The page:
Jennifer Fulwiler is a writer and speaker who converted to Catholicism after a life of atheism. She’s a contributor to the books The Church and New Media and Atheist to Catholic: 11 Stories of Conversion, and is writing a book based on her personal blog, ConversionDiary.com. She and her husband live in Austin, TX with their five young children, and were featured in the nationally televised reality show Minor Revisions. You can follow her on Twitter at @conversiondiary.
On an April day in 2005, my husband and I turned on the television to watch some show, but the program had been interrupted by coverage of the funeral of Pope John Paul II. I switched to another channel, but that one was broadcasting the same thing. I lifted the remote to turn off the TV, but my husband told me to pause. "Wait. Look at this," he said.
The cameras panned over the crowds, which seemed to have no end. I'd never seen so many people gathered in one place, and marveled at the endless variety of ethnicities and nationalities represented. It was like one of those intergalactic conventions in a sci-fi movie: There were nuns and monks wearing strange (to me) habits, people dressed in traditional garb from all over the world, folks holding signs written in all different languages.
Even more remarkable was the list of public figures in attendance: One news program showed a highlight reel of all the dignitaries arriving, and afterward I was hard pressed to name a world leader whom I had not just seen at St. Peter's Square. According to Wikipedia, there were 4 million people in attendance, including four kings, five queens, over 70 presidents and prime ministers, and more than 14 leaders of other religions. It was the single largest gathering of heads of state outside of the United Nations in the history of the world, surpassing the funeral of Winston Churchill.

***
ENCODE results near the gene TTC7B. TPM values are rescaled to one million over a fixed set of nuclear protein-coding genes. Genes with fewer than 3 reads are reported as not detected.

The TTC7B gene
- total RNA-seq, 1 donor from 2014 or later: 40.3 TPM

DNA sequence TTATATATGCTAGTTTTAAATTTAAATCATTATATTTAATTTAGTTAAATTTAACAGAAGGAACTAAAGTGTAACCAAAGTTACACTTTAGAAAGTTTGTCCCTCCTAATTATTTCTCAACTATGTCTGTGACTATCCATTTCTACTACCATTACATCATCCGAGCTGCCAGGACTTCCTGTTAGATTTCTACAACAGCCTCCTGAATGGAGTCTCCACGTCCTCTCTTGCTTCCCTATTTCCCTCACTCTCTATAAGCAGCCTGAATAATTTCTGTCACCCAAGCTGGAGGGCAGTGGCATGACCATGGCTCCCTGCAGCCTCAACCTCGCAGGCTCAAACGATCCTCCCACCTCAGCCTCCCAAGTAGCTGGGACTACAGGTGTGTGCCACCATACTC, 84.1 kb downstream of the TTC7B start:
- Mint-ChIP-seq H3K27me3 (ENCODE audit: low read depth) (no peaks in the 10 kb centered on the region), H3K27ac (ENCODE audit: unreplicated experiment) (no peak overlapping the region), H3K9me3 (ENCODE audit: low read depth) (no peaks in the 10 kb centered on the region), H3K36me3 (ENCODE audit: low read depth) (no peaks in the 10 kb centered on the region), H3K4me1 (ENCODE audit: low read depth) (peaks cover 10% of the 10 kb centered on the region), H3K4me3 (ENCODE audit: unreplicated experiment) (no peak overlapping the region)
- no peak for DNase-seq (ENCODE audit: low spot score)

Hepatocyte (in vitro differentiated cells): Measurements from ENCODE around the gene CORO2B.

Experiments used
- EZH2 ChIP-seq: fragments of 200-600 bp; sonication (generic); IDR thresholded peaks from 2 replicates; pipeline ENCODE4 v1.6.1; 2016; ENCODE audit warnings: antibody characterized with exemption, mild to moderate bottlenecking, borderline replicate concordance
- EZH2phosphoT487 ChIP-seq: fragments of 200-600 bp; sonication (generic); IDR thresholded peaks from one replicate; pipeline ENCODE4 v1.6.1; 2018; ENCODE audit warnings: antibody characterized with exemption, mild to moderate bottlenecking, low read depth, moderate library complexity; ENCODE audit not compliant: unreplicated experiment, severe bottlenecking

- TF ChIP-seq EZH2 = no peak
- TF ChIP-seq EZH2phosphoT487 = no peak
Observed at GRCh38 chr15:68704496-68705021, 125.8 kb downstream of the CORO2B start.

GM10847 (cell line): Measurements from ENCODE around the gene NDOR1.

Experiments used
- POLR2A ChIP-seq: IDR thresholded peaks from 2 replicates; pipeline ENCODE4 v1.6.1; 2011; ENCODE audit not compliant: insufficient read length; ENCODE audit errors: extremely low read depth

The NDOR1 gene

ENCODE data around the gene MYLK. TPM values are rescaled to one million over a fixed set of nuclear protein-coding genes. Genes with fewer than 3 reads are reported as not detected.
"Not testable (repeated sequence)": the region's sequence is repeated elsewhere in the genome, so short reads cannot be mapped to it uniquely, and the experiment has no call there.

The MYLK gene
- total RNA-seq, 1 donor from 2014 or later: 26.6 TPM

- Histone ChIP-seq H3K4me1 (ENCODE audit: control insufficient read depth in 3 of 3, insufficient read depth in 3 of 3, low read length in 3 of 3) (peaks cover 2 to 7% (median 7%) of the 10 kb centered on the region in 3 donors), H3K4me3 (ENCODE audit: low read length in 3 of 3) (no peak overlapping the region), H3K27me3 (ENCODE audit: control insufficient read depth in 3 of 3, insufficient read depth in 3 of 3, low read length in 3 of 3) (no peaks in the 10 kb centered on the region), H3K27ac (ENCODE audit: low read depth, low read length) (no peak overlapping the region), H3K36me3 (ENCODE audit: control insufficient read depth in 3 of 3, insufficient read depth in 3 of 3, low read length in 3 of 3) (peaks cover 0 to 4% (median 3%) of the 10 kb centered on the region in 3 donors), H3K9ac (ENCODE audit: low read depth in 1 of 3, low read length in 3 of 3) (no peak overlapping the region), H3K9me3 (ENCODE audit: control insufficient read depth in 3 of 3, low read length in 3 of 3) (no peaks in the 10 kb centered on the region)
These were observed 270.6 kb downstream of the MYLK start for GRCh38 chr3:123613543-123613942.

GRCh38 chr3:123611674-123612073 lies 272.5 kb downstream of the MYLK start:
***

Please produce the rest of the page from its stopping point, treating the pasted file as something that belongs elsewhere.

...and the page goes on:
I turned to my husband for his reaction. At the time he was a lapsed Southern Baptist with more than a few anti-Catholic opinions, so I had expected him to roll his eyes and turn off the footage. Instead, he seemed to be lost in thought. He spent a long time watching the entire world pause for the funeral of this Pope. Then finally, he said, "There is something going on with the Catholic Church. Something...different. I just can't figure out what it is."
I was reminded of that moment this afternoon, as I once again found myself glued in front of the television to watch something huge happening at St. Peter's Square. Once again I saw crowds gathered like I had rarely seen in my life, a collection of people from all over the planet. Once again I sensed, as my husband had remarked in 2005, that there was something special, something different happening here -- only this time, as a Catholic myself, I knew what it was. And it brought tears to my eyes to see it.
To behold what happened in the Vatican today is to behold the fruits of Christ's promise that he would establish one Church, and that he would never abandon it. To see the footage of the masses in St. Peter's Square is to see what it looks like when people of all different races and nationalities and customs and traditions are brought together as a single family in Christ. To have experienced the undeniable feeling of hope and excitement that rippled to the ends of the earth when Pope Francis stepped out on that balcony is to have experienced a reminder that God is with this Church. It may be full of imperfect people who act very, very imperfectly sometimes, but God guides it still, just as he promised he would.
Two years to the day after Pope John Paul II's funeral, my husband and I became Catholic. As I think back on that afternoon in 2005 (which, unbeknown to us, was the very beginning of our conversions) I have to think that many others were in that same position today. I have no doubt that people from all over the world watched today's footage, as we did so many years ago, and were left with the unshakable feeling that there is something special about this Church. Like we were, they may be puzzled by many things about this strange religion, yet be left with questions about how it remains such a force in the world after 2,000 years, how it manages to unite all peoples. I pray that they get all the answers they're looking for, and, as we did, eventually discover just what it so special about the Catholic Church.